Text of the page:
|Publication number||US6400267 B1|
|Application number||US 09/888,012|
|Publication date||Jun 4, 2002|
|Filing date||Jun 22, 2001|
|Priority date||Jan 5, 2001|
|Publication number||09888012, 888012, US 6400267 B1, US 6400267B1, US-B1-6400267, US6400267 B1, US6400267B1|
|Inventors||Daniel D. Gordon-Levitt, Douglas Carner|
|Original Assignee||Calstar Systems Group, Inc.|
|Export Citation||BiBTeX, EndNote, RefMan|
|Patent Citations (10), Referenced by (27), Classifications (15), Legal Events (5)|
|External Links: USPTO, USPTO Assignment, Espacenet|
This application claims the benefit of provisional patent application No. 60/259,932 to Gordon-Levitt et al., filed Jan. 5, 2001.
1. Field of the Invention
This invention relates to the field of burglar alarms, and particularly to wireless reed switch-based burglar alarms.
2. Description of the Related Art
Reed switch-based burglar alarms are well-known and widely used. Conventionally, such alarms are mounted adjacent to a movable structure such as a door or window. The movable structure provides access to a space to be protected, such as a home, a business, or a warehouse. The burglar alarm is housed within an enclosure which includes a magnetic reed switch—i.e., a long, thin switch which is actuated by means of a magnet brought near and oriented along the length of the switch. An actuating magnet is mounted to the movable structure and oriented such that, when closed (thereby blocking access to the protected space), the reed switch is actuated, and when opened, the reed switch is de-actuated. Circuitry monitors the switch's actuation state to detect an unauthorized entry attempt.
An unauthorized entry attempt may be signaled in any of several ways. For example, an audible and/or visible indicator may be built into the alarm unit. Alternatively, the monitoring circuitry may generate a signal which is conveyed to a remote receiver which receives the signal and provides an alarm indication.
A burglar alarm of this sort is typically mounted on the inside of the protected space; this is done to prevent tampering, and to protect the alarm from the elements. However, this approach can have a number of drawbacks in applications in which access to the inside of the protected space is not readily available. For example, a renter of a mini-storage unit may wish to protect his goods with a burglar alarm, but does not wish to grant regular access to the inside of his space. In such a situation, necessary or routine maintenance or repair of the alarm unit may be impossible, which can result in unauthorized entry into the space with no alarm indication.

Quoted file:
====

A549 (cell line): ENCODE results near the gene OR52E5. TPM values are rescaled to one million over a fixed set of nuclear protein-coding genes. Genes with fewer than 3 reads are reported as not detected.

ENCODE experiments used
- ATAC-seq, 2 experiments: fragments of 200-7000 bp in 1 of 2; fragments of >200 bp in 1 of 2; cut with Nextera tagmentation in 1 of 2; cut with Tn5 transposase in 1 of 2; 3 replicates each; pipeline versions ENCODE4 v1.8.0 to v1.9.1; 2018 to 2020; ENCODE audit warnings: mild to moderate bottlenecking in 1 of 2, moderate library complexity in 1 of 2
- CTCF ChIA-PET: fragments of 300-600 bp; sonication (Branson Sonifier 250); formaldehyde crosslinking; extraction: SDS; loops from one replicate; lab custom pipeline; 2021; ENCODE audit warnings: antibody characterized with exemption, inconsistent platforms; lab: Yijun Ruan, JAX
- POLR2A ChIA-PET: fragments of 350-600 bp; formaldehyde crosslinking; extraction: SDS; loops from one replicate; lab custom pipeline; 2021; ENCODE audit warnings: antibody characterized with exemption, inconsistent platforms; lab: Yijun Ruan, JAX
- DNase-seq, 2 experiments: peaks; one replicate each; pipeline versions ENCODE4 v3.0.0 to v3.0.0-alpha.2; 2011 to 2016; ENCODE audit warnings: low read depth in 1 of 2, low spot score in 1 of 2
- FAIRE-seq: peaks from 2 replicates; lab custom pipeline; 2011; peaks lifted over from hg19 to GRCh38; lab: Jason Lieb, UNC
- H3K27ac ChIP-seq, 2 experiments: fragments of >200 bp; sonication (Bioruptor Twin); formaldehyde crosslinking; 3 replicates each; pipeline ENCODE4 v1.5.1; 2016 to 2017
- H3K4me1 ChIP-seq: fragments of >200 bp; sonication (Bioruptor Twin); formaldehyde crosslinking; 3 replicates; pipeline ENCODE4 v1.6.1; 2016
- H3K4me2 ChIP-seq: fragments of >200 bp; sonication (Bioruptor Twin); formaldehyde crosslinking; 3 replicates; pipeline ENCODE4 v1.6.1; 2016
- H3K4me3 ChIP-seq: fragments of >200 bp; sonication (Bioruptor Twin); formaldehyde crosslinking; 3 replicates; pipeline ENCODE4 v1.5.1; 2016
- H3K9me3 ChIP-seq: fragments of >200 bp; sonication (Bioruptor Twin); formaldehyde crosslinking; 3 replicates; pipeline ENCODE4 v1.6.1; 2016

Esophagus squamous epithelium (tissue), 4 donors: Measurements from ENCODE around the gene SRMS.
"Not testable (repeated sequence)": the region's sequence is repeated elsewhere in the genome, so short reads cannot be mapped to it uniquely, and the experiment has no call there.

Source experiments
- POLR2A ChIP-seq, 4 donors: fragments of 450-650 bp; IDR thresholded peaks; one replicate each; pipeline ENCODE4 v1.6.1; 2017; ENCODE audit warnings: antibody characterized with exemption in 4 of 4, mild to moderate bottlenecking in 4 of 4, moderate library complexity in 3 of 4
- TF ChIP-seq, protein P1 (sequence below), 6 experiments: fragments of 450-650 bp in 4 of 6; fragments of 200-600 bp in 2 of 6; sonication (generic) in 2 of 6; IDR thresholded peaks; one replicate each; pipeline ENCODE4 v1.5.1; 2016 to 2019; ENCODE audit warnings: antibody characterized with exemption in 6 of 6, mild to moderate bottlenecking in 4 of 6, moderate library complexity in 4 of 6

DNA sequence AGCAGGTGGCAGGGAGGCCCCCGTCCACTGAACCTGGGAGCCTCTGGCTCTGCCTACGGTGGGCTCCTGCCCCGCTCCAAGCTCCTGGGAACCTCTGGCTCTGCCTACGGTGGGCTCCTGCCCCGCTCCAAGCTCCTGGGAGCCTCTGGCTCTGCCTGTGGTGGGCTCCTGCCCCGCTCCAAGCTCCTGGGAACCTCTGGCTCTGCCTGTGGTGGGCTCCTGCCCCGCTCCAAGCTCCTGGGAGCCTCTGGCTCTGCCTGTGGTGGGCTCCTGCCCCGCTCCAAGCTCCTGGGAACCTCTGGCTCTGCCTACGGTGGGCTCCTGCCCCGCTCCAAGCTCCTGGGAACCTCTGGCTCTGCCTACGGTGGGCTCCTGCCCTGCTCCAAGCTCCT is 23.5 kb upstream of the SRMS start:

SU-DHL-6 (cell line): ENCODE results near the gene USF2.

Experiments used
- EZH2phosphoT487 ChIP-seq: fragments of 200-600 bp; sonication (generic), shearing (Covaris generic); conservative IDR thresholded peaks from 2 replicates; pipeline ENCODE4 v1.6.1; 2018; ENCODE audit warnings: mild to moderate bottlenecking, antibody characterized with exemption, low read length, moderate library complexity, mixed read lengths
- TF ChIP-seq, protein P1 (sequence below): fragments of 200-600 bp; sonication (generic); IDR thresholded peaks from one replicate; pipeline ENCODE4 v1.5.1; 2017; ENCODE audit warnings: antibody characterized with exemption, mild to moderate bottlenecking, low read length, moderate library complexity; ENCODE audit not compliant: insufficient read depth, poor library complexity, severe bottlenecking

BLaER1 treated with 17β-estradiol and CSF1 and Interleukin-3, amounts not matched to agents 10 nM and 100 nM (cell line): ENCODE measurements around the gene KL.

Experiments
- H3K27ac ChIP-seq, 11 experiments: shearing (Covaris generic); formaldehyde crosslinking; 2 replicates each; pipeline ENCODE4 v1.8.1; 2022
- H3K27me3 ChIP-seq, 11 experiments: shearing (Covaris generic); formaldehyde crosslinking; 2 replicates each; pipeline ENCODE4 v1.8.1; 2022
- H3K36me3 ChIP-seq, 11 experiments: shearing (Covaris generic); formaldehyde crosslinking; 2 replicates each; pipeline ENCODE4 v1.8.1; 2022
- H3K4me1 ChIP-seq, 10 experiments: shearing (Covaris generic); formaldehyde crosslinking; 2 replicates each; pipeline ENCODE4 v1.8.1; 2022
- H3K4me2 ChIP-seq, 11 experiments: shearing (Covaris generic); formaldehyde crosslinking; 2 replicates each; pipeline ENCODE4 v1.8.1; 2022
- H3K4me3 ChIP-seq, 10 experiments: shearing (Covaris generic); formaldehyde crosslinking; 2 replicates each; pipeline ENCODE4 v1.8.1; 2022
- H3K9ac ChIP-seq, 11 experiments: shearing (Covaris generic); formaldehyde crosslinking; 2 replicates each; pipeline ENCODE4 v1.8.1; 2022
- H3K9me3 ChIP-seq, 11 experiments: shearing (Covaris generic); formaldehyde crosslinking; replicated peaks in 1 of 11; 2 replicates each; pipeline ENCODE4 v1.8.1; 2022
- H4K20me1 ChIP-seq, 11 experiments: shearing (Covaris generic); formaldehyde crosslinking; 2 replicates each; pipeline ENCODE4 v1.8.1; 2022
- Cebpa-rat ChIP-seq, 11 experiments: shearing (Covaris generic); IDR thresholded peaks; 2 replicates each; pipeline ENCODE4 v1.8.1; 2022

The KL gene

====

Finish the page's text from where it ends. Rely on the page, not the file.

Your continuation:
A reed switch-based burglar alarm is presented which overcomes the problems noted above. The alarm provides several mounting options, including that of mounting on the outside of the space being protected.
The novel burglar alarm features two reed switches mounted perpendicularly to each other within the alarm enclosure. The orientations of the perpendicular reed switches permit the enclosure to be mounted in alternate ways with respect to the movable structure being monitored. The alarm is preferably housed within a parallelepiped enclosure, with one of the enclosure's sides adapted for mounting to a surface. The first reed switch lies in a plane parallel to the surface to which the alarm is mounted, and the second reed switch lies in a plane perpendicular to the mounting surface. Thus, a magnet can be mounted on a swing-out type door and the alarm enclosure mounted on a wall adjacent to the door such that the magnet actuates the first reed switch when the door is closed. Similarly, a magnet can be mounted on a roll-up type door and the enclosure mounted to a surface perpendicular to the door (such as the door jamb) such that the magnet actuates the second reed switch when the door is closed. This arrangement provides the present alarm an unprecedented level of mounting flexibility.
Several features are described which facilitate using the present alarm on the outside of the protected space. The alarm's enclosure is preferably made impact and weather-resistant. The present alarm is preferably made wireless, to eliminate the presence of hard-wiring which can become damaged. An anti-tamper reed switch can be used to detect the presence of a rogue magnet intended to keep the alarm from sounding when the movable structure is being moved. Another anti-tamper reed switch can be used to indicate that the cover of the enclosure has been removed.
Further features and advantages of the invention will be apparent to those skilled in the art from the following detailed description, taken together with the accompanying drawings.
FIG. 1a is a plan view of a burglar alarm per the present invention.
FIG. 1b is a cross-sectional view corresponding to the plan view of FIG. 1a.
FIG. 1c is a block diagram illustrating several possible operating modes for the present alarm.
FIG. 2a is a front elevation view of a burglar alarm per the present invention as it might be used to detect the motion of a swing-out door.
FIG. 2b is a plan view of the burglar alarm and door of FIG. 2a.
FIG. 3a is a front elevation view of a burglar alarm per the present invention as it might be used to detect the motion of a roll-up door.
FIG. 3b is a plan view of the burglar alarm and door of FIG. 3a.
FIG. 4a is a plan view of a burglar alarm per the present invention in which the circuitry resides on a single side-mounted circuit board.
FIG. 4b is a cross-sectional view corresponding to the plan view of FIG. 4a.
FIG. 5a is a plan view of a burglar alarm per the present invention which employs first and second anti-tamper switches.
FIG. 5b is a cross-sectional view corresponding to the plan view of FIG. 5a.
FIG. 6 is a sectional view of an alternative embodiment of a burglar alarm per the present invention.